What’s your treatment paradigm?

Some associations treat their supplier members like lepers, while others consider their associate members to be potential strategic partners. Where does your association sit in this dichotomy? The paradigm for some associations is that of continually figuring out how to squeeze the last possible dime out of their suppliers, while others instead seek long-term partnership.

In meetings industry publications, you’ll read about how to generate more profit from your meetings, mostly by selling more exposure opportunities to your supplier members. This, by the way, is a good thing, but only if you keep the two-way value proposition in mind.

TWO-WAY VALUE.

A topic I rarely see in the meetings industry publications is that of delivering value to your associate members. Sure, there is a passing quotation here and there about driving value for sponsors. But, how do you do it?

When considering the value your sponsors seek, keep in mind the No. 1 rule: Understand that their greatest desire is to increase their sales volume. Why else would they be there? To build a better industry? Okay, if you say so. But please get real: While every supplier would like to see higher levels of professionalism and effectiveness in the supply chain and in the industry in general, their No. 1 desire is to increase sales.

WHAT CAN ASSOCIATIONS DO DIFFERENTLY?

If you want your suppliers willingly to deliver their cash to your association coffers, you must treat them like strategic partners and not lepers. How would it look in your mind’s eye if your paid staff and volunteer leaders treated your suppliers with the respect that they deserve?

  • Give them a seat at the table: One board member position should always be reserved for an associate member.
  • Conduct supplier focus groups with the intention only to better understand the specific value line items that they desire, as opposed to squeezing them for more money.
  • Offer year-long strategic sponsorship opportunities, perhaps at various investment levels, so all suppliers have the opportunity to play.
  • Increase the functionary member attendance of your conference/expo. I’ll never forget traveling to the Pacific Northwest to speak at a meetings industry association chapter meeting. I could not help feeling sorry for the suppliers in attendance: At this particular meeting, there were four planner members and 25 suppliers. What is wrong with this picture? Suppliers want to network with people who can buy from them, not their competitors.
  • Keep your suppliers, association members or not, informed. I’m intimately familiar with an association that recently demonstrated by deed, not merely word, that suppliers were on the bottom rung of the ladder of importance. This association’s convention was held in a large-city market, and as such they managed to strike an incredible deal on room rates for the convention hotel. They were unable, however, to secure a large enough room block to accommodate everyone. This association informed their members, but not their suppliers, when the room reservations opened. The result? Suppliers had to seek more expensive rooms at other nearby hotels if they wanted to exhibit at the convention.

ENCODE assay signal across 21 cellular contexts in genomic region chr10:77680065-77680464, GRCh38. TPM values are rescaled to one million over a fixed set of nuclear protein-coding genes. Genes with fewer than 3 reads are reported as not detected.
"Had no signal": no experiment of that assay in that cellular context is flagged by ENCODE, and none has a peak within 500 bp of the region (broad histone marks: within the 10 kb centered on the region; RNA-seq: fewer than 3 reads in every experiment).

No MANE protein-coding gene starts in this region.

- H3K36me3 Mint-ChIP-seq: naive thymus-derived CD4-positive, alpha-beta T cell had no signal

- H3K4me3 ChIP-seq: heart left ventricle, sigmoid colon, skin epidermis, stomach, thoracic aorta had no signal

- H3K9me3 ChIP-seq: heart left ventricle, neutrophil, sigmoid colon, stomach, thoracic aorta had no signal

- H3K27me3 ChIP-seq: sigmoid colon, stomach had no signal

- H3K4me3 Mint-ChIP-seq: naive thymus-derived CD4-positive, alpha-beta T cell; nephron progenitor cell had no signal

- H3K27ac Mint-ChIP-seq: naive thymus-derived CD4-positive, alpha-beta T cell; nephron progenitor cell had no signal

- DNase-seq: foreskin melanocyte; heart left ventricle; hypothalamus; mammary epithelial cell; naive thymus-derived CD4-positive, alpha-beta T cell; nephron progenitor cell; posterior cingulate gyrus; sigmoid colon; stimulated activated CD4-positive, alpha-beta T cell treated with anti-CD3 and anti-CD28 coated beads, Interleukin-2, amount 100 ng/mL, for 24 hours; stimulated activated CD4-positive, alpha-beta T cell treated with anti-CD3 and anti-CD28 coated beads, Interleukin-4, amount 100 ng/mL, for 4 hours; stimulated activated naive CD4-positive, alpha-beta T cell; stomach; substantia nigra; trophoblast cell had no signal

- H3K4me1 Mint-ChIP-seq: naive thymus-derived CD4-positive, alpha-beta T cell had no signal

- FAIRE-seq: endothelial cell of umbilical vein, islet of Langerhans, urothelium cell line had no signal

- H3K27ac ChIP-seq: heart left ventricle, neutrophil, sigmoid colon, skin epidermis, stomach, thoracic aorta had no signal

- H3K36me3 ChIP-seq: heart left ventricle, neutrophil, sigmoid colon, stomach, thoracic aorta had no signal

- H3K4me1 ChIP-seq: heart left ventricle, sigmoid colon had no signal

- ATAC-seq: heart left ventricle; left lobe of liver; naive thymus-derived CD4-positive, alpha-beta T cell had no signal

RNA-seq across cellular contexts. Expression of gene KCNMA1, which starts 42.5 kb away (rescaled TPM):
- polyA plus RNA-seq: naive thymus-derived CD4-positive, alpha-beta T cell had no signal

WHY DOES IT MATTER?

Business is about results, not excuses. If your association wants suppliers and associate members to play the sponsor game at higher levels — and who doesn’t? — you had better play the game to win. Winning means developing long-term strategic sponsor relationships. The better in business your suppliers do, the more money they have to give your association in sponsorship dollars. And the way to help them do better is to pay attention to their needs and treat them with the respect they deserve.

In the final analysis, functionary members of an association or society have to pay, one way or another. Members either must pay the real cost, without sponsor subsidies, or pay in actions by creating the correct environment for sponsor participation.

The choice is on the table.

This article was originally published on Rigsbee Research, and can be accessed here.

Chief Member Evangelist at Rigsbee Research | Website

Ed Rigsbee is the Chief Member Evangelist at Rigsbee Research and the Executive Director of the Cigar PEG, Inc. He has authored five books and over 2,000 articles on business and organizational collaborations. He travels internationally delivering keynote presentations and multi-day workshops on member recruitment and strategic alliance development to Corporate and non-profit audiences. Rigsbee is frequently engaged by membership organizations to facilitate various boards of director meetings and his proprietary Member ROI Valuation Process.

Ed Rigsbee is the Chief Member Evangelist at Rigsbee Research and the Executive Director of the Cigar PEG, Inc. He has authored five books and over 2,000 articles on business and organizational collaborations. He travels internationally delivering keynote presentations and multi-day workshops on member recruitment and strategic alliance development to Corporate and non-profit audiences. Rigsbee is frequently engaged by membership organizations to facilitate various boards of director meetings and his proprietary Member ROI Valuation Process.

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